Would you still become a lawyer?

April 13, 2010
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Reporter Michael W. Hoskins wrote this post.

Some within the Indiana legal community say they wouldn’t become an attorney if they could go back in time to change that decision.

An Indiana Lawyer survey shows that more people offered a NO than a YES when responding to the question of: “If you could go back in time, would you still go to law school and become a lawyer?”

Fifty-five out of 91 responses. That’s a little more than 60 percent. Meaning that only 36 people said they’d still go to law school and become an attorney. The survey has been available online for nearly two weeks.

Wow. What does this say about the profession if so many of those who’ve taken the bar exam and the attorney oath feel they wouldn’t do the same thing again? I wonder if that sentiment is tied to the economy, as so many lawyers and law firms are seeing tough times because of their clients’ struggles? Or is it more specific, tied to something like the billable hours game, where young attorneys must constantly sprint to garner more client time and manage their schedules? Does the rising cost of law school factor into this?

Those answering with a YES might offer reasons such as they enjoy making a difference, helping individual clients – whether that’s a person or business – being able to work out resolutions to disputes. Maybe it depends on experience or type of attorney, or even whether someone practices at a big firm or by himself or herself as a solo practitioner.

Maybe it comes down to a difference in perspectives: Either you’re always battling issues out in courts and conference rooms and it always seems like a fight from opposing sides, or you are working to get people to agree and resolve their differences, based on what the law of the land says.

Sometimes, people find themselves looking back and wondering if they’d do things differently if given the chance. If you had that chance to fire up a flux capacitor and time machine, would this be where you wanted to end up? Why or why not?

We want to hear from you on this, possibly for a larger story in the print edition of Indiana Lawyer. Let us know what you think. Put “lawyer survey” in the subject line and e-mail us at indlaw@ibj.com.
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  • As a follow-up question ask: if given the opportunity, would you skip law school but become a lawyer if you pass the bar exam?

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  1. First comment on this thread is a fitting final comment on this thread, as that the MCBA never answered Duncan's fine question, and now even Eric Holder agrees that the MCBA was in material error as to the facts: "I don't get it" from Duncan December 1, 2014 5:10 PM "The Grand Jury met for 25 days and heard 70 hours of testimony according to this article and they made a decision that no crime occurred. On what basis does the MCBA conclude that their decision was "unjust"? What special knowledge or evidence does the MCBA have that the Grand Jury hearing this matter was unaware of? The system that we as lawyers are sworn to uphold made a decision that there was insufficient proof that officer committed a crime. How can any of us say we know better what was right than the jury that actually heard all of the the evidence in this case."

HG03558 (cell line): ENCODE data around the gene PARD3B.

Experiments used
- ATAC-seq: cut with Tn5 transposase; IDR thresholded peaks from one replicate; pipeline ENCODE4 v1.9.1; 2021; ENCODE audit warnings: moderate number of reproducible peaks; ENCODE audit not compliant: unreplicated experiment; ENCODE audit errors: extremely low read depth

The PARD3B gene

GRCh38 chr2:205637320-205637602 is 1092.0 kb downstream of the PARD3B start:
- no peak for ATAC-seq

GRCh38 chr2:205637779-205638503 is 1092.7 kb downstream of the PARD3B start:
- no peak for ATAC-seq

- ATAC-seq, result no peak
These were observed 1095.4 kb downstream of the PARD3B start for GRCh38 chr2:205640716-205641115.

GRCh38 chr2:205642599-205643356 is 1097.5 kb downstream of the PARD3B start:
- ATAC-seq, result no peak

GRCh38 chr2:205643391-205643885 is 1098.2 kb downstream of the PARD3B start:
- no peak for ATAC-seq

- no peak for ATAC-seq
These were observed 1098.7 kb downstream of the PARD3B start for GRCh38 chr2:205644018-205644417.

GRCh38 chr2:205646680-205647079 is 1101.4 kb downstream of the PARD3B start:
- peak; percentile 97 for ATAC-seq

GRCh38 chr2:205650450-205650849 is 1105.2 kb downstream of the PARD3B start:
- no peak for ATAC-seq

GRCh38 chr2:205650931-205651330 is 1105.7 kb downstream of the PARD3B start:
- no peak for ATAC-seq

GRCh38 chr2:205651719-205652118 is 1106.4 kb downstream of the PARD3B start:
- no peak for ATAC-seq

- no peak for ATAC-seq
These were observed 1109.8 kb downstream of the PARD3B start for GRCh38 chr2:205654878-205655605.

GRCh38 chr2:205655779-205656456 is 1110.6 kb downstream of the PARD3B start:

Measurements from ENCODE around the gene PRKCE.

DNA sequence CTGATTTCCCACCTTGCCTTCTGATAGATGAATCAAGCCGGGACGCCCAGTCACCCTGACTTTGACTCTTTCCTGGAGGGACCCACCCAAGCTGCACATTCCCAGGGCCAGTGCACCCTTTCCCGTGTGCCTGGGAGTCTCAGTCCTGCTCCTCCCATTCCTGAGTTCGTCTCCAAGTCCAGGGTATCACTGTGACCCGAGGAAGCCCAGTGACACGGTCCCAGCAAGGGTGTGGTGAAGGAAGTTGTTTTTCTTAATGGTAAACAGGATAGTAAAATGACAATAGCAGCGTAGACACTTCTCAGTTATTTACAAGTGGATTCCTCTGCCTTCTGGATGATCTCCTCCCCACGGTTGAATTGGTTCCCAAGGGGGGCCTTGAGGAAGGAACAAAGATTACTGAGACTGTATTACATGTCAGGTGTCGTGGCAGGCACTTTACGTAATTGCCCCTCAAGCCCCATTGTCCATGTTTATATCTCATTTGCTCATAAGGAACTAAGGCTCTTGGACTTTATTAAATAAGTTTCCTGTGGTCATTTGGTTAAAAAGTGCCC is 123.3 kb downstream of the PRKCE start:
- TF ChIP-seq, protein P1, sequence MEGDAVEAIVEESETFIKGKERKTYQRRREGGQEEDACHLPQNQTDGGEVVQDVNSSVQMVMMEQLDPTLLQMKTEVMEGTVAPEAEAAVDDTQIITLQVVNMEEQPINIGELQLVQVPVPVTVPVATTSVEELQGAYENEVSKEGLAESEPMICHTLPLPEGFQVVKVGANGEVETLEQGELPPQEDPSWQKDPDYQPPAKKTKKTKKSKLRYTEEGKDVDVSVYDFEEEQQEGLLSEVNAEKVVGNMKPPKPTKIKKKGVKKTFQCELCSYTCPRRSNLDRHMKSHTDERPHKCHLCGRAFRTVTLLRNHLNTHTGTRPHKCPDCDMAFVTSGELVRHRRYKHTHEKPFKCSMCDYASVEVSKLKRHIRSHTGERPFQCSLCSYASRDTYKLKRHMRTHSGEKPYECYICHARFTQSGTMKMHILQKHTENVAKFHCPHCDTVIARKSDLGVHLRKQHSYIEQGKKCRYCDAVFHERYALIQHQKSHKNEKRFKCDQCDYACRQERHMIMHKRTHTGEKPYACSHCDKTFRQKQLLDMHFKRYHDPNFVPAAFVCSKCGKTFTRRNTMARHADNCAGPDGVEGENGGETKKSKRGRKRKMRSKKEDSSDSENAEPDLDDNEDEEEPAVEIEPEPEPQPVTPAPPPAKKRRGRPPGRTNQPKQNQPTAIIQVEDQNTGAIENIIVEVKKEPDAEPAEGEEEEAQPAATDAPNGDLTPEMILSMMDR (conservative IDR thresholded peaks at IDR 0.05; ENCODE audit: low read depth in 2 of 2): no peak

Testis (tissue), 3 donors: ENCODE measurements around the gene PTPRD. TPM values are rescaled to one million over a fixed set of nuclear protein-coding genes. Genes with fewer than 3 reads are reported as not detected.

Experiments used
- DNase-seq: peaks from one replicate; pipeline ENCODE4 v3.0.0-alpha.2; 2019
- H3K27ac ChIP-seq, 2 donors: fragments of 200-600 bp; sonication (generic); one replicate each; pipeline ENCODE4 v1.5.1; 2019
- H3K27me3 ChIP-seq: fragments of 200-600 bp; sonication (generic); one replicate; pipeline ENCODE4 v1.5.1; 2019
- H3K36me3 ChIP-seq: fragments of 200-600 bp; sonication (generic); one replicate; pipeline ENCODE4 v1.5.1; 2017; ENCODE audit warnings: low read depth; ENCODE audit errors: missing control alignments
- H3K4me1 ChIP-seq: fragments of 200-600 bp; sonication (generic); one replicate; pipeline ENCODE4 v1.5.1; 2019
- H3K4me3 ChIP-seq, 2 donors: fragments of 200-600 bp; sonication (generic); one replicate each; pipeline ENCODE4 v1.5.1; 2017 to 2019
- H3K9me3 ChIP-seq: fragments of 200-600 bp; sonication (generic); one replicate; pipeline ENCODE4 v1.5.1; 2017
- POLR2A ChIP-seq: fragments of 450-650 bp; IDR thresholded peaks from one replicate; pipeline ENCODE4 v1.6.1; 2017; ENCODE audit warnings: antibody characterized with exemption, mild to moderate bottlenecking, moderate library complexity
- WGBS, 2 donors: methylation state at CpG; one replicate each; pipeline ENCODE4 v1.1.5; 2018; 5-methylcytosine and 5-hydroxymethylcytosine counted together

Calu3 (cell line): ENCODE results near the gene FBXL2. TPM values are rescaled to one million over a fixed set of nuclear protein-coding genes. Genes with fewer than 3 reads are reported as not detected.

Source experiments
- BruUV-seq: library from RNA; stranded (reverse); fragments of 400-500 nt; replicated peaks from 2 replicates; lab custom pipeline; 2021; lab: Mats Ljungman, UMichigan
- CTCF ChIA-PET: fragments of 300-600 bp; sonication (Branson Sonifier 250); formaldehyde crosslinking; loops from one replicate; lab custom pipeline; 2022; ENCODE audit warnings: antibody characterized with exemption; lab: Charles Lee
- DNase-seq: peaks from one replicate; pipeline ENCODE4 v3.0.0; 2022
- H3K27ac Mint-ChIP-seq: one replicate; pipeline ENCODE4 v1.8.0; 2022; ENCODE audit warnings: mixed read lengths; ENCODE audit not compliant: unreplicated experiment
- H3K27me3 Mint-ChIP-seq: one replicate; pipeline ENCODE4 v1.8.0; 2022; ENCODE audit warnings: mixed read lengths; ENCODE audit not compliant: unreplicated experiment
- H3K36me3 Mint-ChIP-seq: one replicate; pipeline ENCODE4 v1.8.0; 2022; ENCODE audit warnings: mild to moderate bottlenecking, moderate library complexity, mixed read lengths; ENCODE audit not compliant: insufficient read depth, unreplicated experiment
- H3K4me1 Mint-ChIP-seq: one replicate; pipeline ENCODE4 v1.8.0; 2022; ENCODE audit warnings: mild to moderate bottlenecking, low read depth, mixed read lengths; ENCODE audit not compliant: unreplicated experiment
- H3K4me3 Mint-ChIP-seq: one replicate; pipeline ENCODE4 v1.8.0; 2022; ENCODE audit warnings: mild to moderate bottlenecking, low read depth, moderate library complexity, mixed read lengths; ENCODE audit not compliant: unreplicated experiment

2. wow is this a bunch of bs! i know the facts!

  3. MCBA .... time for a new release about your entire membership (or is it just the alter ego) being "saddened and disappointed" in the failure to lynch a police officer protecting himself in the line of duty. But this time against Eric Holder and the Federal Bureau of Investigation: "WASHINGTON — Justice Department lawyers will recommend that no civil rights charges be brought against the police officer who fatally shot an unarmed teenager in Ferguson, Mo., after an F.B.I. investigation found no evidence to support charges, law enforcement officials said Wednesday." http://www.nytimes.com/2015/01/22/us/justice-department-ferguson-civil-rights-darren-wilson.html?ref=us&_r=0

  4. Dr wail asfour lives 3 hours from the hospital,where if he gets an emergency at least he needs three hours,while even if he is on call he should be in a location where it gives him max 10 minutes to be beside the patient,they get paid double on their on call days ,where look how they handle it,so if the death of the patient occurs on weekend and these doctors still repeat same pattern such issue should be raised,they should be closer to the patient.on other hand if all the death occured on the absence of the Dr and the nurses handle it,the nurses should get trained how to function appearntly they not that good,if the Dr lives 3 hours far from the hospital on his call days he should sleep in the hospital

  5. It's a capital offense...one for you Latin scholars..

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